Another Major Newspaper Critic Position Enters Limbo

Continuing the decade-long trend of traditional newspapers eliminating cultural reporters, the Dallas Morning News may eliminate the full time music critic position following the departure of the current professional occupying that spot, Scott Cantrell.

Adaptistration People 133Cantrell recently accepted a buyout from the paper and published an article on 7/28/2015 by Jerome Weeks that details the transition along with examining where the field of cultural criticism is headed.

Cantrell’s articles have been regularly referenced here at Adaptistration; he was one of the few remaining traditional media music critics who was equally capable of reporting and investigating the steadily increasing pile of non-artistic topics that tend to trip up too many of his colleagues. On that point, I can’t think of a single interaction with him that wasn’t entirely professional; he has a knack for asking the right questions and it is always a pleasure to speak with him.

If nothing else, it is good to see he’ll be continuing with the paper for another season, albeit via a freelance basis, which he detailed in a response to Weeks’ article.

For now, although I’m taking the buyout, I’m glad to say the editors want me to stay on through next season on a reduced freelance basis. I will write less, but will try to give fair and representative coverage. This will give me the transitional period I’d actually hoped for, and give editors time to consider how they want to go forward with classical-music coverage. With the distinguished legacy of John Rosenfield and John Ardoin [previous DMN classical music critics], I obviously hope it will remain a full-time staff position. There certainly IS enough going on to validate it. We shall see…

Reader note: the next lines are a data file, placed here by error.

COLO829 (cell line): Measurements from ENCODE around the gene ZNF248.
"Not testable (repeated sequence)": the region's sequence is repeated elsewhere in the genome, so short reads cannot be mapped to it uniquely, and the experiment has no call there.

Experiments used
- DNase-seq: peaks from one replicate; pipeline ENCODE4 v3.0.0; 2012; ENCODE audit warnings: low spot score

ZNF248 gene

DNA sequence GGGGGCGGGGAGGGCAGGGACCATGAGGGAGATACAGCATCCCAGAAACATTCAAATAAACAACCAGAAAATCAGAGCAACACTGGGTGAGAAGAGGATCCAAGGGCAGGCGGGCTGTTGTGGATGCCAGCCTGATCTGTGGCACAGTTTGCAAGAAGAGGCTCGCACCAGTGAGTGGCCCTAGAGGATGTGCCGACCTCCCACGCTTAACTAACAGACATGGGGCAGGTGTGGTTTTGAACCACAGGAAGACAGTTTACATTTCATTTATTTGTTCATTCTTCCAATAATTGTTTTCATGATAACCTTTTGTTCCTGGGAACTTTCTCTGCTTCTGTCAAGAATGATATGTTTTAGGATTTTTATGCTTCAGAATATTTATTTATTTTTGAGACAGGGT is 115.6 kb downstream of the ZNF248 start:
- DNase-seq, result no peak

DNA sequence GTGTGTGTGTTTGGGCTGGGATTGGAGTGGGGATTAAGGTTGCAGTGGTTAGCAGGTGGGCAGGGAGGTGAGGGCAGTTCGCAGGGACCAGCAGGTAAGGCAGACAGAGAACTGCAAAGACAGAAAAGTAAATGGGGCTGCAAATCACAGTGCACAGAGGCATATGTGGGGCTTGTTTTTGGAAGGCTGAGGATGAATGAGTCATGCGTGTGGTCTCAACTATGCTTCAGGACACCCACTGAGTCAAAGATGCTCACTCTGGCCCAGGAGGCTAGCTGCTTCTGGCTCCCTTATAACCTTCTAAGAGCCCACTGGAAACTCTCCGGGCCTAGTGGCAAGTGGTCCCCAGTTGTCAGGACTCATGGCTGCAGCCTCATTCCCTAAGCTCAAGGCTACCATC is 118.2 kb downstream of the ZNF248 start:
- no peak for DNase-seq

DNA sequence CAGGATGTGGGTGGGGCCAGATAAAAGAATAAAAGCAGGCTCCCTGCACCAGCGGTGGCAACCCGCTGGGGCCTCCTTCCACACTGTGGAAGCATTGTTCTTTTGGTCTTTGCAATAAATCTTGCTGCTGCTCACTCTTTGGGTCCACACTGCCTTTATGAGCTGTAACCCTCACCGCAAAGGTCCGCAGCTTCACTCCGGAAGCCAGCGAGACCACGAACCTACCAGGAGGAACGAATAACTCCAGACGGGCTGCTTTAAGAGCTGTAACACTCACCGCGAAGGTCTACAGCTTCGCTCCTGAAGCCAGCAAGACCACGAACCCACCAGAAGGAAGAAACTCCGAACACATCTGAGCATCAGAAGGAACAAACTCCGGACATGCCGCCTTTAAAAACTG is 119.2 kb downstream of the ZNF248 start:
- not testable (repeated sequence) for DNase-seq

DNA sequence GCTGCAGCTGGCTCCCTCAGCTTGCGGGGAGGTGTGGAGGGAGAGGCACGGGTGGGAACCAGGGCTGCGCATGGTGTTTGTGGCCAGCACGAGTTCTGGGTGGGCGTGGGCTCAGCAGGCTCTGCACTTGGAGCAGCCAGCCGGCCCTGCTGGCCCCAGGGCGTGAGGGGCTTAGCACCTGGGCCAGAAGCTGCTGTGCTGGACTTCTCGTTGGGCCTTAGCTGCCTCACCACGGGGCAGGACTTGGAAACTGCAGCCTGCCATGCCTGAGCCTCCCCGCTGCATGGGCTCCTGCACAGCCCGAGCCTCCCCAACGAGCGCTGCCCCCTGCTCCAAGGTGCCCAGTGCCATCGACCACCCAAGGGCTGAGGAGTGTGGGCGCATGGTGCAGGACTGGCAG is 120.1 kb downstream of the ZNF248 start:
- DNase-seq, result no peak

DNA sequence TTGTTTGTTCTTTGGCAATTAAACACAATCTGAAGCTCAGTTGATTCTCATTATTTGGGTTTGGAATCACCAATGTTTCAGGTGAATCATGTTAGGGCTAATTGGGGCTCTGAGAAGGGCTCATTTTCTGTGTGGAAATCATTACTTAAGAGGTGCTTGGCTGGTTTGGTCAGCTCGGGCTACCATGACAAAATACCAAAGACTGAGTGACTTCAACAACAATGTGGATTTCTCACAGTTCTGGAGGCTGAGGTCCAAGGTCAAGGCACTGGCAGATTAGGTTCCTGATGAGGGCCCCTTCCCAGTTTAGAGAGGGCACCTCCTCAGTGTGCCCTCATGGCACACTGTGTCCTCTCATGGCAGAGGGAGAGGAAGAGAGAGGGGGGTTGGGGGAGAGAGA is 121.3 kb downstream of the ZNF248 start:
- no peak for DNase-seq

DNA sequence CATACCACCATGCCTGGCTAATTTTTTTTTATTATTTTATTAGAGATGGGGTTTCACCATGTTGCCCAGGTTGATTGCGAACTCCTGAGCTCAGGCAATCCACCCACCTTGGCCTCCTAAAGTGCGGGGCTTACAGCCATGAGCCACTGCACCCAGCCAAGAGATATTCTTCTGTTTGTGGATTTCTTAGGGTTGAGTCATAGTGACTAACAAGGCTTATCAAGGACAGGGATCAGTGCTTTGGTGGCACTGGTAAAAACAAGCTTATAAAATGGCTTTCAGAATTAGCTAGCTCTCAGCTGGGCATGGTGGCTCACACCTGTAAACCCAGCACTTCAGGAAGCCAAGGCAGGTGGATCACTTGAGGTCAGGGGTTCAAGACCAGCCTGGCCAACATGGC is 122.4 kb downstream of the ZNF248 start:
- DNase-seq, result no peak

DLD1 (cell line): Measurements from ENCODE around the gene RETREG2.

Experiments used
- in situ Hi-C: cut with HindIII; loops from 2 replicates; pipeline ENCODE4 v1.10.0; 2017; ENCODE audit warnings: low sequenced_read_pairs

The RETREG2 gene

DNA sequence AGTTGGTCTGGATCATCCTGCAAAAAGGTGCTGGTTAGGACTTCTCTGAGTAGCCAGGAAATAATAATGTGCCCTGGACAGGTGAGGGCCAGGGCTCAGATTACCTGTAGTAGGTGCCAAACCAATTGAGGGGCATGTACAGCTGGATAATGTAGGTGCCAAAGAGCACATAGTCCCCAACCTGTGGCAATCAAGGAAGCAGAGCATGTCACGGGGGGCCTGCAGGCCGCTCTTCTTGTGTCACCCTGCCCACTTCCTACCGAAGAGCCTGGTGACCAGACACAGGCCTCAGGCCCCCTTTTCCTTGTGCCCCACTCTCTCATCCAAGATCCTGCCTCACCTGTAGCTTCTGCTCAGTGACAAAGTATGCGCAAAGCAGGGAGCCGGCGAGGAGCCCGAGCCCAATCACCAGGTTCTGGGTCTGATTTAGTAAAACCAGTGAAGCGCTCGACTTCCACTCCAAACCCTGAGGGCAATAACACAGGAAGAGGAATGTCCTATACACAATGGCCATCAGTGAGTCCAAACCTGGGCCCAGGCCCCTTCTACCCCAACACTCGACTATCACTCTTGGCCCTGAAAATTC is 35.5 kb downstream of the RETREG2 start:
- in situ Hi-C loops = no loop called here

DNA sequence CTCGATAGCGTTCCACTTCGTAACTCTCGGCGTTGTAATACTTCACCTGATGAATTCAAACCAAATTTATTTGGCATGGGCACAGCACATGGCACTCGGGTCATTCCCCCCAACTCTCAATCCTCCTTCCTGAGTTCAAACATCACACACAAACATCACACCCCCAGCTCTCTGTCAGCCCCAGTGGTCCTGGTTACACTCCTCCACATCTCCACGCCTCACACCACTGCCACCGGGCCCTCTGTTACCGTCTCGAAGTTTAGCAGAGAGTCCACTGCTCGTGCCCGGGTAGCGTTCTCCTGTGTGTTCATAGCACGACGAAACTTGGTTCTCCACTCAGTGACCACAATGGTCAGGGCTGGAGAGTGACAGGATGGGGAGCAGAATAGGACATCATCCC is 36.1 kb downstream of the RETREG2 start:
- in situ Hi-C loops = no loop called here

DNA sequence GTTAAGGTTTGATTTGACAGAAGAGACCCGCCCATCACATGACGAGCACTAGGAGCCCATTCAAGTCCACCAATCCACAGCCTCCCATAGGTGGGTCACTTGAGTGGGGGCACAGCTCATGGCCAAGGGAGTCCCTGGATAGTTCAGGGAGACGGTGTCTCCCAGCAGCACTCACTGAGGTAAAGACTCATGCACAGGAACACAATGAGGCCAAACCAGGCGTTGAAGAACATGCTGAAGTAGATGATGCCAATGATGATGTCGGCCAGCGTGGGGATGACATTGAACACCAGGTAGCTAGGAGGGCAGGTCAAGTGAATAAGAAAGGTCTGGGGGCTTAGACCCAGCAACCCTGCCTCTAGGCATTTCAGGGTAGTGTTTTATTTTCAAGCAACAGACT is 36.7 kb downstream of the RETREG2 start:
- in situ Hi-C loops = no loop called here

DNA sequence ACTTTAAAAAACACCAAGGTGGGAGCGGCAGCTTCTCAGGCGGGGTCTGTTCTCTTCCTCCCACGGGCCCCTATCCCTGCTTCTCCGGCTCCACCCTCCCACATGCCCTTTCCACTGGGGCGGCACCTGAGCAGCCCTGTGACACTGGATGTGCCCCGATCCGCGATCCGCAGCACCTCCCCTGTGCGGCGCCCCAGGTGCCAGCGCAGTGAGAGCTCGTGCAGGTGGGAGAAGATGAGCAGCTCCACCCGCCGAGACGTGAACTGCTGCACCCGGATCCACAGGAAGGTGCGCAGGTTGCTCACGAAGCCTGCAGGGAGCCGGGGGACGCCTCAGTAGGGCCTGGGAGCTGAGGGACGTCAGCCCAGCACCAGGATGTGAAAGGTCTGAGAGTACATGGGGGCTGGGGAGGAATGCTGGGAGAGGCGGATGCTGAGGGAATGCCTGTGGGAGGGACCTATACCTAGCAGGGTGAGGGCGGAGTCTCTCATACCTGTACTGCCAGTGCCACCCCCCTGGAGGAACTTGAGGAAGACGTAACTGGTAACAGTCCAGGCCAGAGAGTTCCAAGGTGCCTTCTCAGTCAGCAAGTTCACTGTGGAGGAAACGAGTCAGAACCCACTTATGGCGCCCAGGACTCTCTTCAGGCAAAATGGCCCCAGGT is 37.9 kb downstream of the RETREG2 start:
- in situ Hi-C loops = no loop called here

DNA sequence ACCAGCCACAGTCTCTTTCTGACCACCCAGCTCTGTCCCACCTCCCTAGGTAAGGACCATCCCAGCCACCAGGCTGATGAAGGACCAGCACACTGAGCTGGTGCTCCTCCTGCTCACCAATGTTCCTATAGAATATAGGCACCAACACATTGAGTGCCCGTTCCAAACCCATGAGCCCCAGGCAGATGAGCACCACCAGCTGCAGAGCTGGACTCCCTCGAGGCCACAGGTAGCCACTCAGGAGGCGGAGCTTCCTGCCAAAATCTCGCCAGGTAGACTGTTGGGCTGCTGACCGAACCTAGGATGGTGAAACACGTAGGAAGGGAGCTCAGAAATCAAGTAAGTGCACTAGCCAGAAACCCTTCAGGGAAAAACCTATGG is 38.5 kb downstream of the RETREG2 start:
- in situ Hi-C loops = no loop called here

About Drew McManus

"I hear that every time you show up to work with an orchestra, people get fired." Those were the first words out of an executive's mouth after her board chair introduced us. That executive is now a dear colleague and friend but the day that consulting contract began with her orchestra, she was convinced I was a hatchet-man brought in by the board to clean house.

I understand where the trepidation comes from as a great deal of my consulting and technology provider work for arts organizations involves due diligence, separating fact from fiction, interpreting spin, as well as performance review and oversight. So yes, sometimes that work results in one or two individuals "aggressively embracing career change" but far more often than not, it reinforces and clarifies exactly what works and why.

In short, it doesn't matter if you know where all the bodies are buried if you can't keep your own clients out of the ground, and I'm fortunate enough to say that for more than 15 years, I've done exactly that for groups of all budget size from Qatar to Kathmandu.

For fun, I write a daily blog about the orchestra business, provide a platform for arts insiders to speak their mind, keep track of what people in this business get paid, help write a satirical cartoon about orchestra life, hack the arts, and love a good coffee drink.

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